The Duck of Minerva

The Duck Quacks at Twilight

Where are the Women? Julian Assange Meets Todd Akin

August 25, 2012

The left (and even the semi-left) has been legitimately stewed in the past week or so about Todd Akin’s remarks about rape. Akin is apparently under the impression that women can’t get pregnant from “legitimate rape,” thus simplifying the whole ugly and complicated abortion-as-a-result-of-rape debate. Others have showed what an asshole this guy is – I have no need to repeat that here. What I liked about the responses to the now-hopefully-unelectable Akin was that women and womanhood became front and center. I read narratives about women who had become pregnant from rape, who had babies and who had abortions. It made me think and feel for the people involved, and I saw a lot of solidarity around something that is close to a political consensus in the US: rape is not okay.
Right next to articles about Akin, though, are articles about Julian Assange. Assange is attempting to escape extradition from the UK to Sweden on charges of rape, molestation, and abuse by seeking political asylum in Ecuador (or, currently, the Ecuador embassy in the UK). Where are the women there?

Assange is accused of rape. He is accused of having sex with a woman while she was asleep (which a British politician called “bad sexual etiquette,” not rape, apparently because she had consensual sex with him before she fell asleep. This apparently made his penetrating her without her consent simply ‘rude’ rather than rape). It was also apparently only “really bad manners” if Assange had sex with a woman who consented to having sex with him with a condom, sans condom, not telling her. What’s the difference, after all? Pregnancy, disease ….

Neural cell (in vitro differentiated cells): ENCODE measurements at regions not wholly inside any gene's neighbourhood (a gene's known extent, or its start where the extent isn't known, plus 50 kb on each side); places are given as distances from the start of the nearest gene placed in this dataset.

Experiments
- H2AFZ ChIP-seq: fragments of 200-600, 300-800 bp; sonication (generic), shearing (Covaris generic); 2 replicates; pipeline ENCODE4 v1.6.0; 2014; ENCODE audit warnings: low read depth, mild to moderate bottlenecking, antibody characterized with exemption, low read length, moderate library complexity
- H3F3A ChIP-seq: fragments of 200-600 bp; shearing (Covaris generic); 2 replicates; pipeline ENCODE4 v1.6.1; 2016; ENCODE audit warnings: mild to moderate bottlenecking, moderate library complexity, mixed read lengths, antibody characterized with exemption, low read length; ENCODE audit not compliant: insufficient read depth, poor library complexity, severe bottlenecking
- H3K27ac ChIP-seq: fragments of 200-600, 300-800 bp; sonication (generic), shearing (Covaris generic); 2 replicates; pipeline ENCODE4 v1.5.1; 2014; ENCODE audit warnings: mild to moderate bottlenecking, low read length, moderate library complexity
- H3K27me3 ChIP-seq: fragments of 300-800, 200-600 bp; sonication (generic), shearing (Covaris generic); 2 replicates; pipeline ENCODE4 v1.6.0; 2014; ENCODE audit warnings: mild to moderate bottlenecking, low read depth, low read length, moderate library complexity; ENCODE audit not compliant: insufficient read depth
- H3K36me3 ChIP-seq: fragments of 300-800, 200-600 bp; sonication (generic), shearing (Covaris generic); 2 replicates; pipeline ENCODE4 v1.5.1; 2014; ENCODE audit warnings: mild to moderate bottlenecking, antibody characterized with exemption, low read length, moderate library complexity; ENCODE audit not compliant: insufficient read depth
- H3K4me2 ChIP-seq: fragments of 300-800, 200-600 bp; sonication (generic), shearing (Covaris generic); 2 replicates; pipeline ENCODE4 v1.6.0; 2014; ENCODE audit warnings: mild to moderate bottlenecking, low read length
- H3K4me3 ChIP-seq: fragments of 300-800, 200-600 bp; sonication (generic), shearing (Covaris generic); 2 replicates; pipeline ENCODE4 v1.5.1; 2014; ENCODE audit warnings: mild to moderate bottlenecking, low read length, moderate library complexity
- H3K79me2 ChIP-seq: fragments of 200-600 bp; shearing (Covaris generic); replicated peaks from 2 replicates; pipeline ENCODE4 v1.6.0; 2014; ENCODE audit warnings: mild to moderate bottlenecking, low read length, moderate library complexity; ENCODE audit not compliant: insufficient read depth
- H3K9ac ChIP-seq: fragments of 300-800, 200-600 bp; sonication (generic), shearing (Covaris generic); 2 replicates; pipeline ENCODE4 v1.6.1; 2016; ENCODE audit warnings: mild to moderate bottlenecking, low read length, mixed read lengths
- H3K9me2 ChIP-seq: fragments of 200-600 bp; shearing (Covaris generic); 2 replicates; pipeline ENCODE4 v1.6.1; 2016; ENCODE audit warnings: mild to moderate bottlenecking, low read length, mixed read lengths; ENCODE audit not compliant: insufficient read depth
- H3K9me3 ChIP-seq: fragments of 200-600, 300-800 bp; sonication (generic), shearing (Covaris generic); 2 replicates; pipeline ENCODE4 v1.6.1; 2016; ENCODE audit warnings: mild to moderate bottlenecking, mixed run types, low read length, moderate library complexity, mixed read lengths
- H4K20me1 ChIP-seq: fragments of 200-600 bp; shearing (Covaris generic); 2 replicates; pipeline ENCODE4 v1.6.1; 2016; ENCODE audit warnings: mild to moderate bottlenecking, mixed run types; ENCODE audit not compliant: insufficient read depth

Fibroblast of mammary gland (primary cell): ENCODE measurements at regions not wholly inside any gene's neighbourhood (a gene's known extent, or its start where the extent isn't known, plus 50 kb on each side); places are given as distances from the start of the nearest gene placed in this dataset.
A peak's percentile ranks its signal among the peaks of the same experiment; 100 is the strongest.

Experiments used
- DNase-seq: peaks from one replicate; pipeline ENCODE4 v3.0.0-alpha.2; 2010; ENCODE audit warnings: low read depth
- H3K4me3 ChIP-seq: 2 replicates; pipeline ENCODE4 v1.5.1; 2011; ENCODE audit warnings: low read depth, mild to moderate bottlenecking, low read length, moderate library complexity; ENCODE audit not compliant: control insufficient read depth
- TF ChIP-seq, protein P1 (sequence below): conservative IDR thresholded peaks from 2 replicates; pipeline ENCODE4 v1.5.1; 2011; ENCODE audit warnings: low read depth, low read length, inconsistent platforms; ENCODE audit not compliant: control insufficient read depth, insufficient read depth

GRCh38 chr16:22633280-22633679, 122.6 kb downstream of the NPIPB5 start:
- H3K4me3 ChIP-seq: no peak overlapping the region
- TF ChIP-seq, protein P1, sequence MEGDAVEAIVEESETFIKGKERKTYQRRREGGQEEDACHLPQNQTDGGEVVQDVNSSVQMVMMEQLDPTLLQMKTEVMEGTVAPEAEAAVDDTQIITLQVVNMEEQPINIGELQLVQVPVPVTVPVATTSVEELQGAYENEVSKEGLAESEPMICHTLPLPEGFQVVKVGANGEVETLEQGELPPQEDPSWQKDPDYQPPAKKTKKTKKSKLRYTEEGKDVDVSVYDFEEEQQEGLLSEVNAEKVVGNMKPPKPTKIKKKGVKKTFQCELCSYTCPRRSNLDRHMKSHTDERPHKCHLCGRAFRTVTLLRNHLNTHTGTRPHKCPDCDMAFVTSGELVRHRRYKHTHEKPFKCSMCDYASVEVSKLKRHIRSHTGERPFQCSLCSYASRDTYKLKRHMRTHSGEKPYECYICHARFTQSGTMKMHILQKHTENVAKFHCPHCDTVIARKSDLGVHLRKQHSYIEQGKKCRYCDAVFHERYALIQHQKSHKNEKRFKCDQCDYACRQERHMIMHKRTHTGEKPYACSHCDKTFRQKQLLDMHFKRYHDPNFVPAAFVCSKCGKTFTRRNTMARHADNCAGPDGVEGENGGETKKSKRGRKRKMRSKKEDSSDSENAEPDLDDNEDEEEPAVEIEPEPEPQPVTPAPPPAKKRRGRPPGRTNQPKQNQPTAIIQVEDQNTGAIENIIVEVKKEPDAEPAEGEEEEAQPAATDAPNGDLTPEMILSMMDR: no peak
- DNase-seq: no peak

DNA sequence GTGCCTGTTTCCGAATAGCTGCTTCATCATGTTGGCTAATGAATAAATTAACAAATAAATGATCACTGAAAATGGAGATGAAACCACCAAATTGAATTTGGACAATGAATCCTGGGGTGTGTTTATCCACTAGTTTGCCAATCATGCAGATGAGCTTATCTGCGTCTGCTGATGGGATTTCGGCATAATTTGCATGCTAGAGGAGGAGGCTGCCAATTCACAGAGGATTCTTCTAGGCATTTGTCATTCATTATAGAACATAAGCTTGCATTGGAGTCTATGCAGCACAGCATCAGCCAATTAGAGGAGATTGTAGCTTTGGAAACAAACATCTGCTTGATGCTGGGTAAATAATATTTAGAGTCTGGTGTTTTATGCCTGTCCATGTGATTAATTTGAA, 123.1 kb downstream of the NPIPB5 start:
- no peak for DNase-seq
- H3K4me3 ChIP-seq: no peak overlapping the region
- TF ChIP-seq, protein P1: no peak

But Assange’s cause has become a crusade. Those who would defend Assange claim that Sweden would extradite Assange to the United States, which might him on ‘more serious’ charges like espionage (since rape is not that serious, apparently, especially when it is just ‘rude’). While there is some doubt to that story, even assuming it were true, does that mean it is okay not to explore rape charges?

I have a radical idea for Julian Assange: how about not being ‘rude’ and arousing suspicion of rape? How about, if you decide that you’re going to break a lot of US laws exposing the US government, abstaining from behavior that might leave you wanted for rape in a state allied to the US? How about hurting leftist politics more than you help it because of an egocentric decision that put you at risk when you could have easily avoided the risk?

But more than that – if WikiLeaks is all about showing the invisible – where are the women? Even if we were to assume that their charges are false and a product of US government conspiracy (which seems unlikely to me, given that I hope a machine like the US government could make a better conspiracy), the women (and what might have happened to their bodies) are often invisible in the discussion of Assange, who is characterized as a political prisoner. In a number of accounts, women are getting blamed for Assange being wanted for questioning, and a number of groups of ‘women against rape’ have come out, certain the charges against Assange are false, to identify charges against him as political, and the women who levied the charges as liars.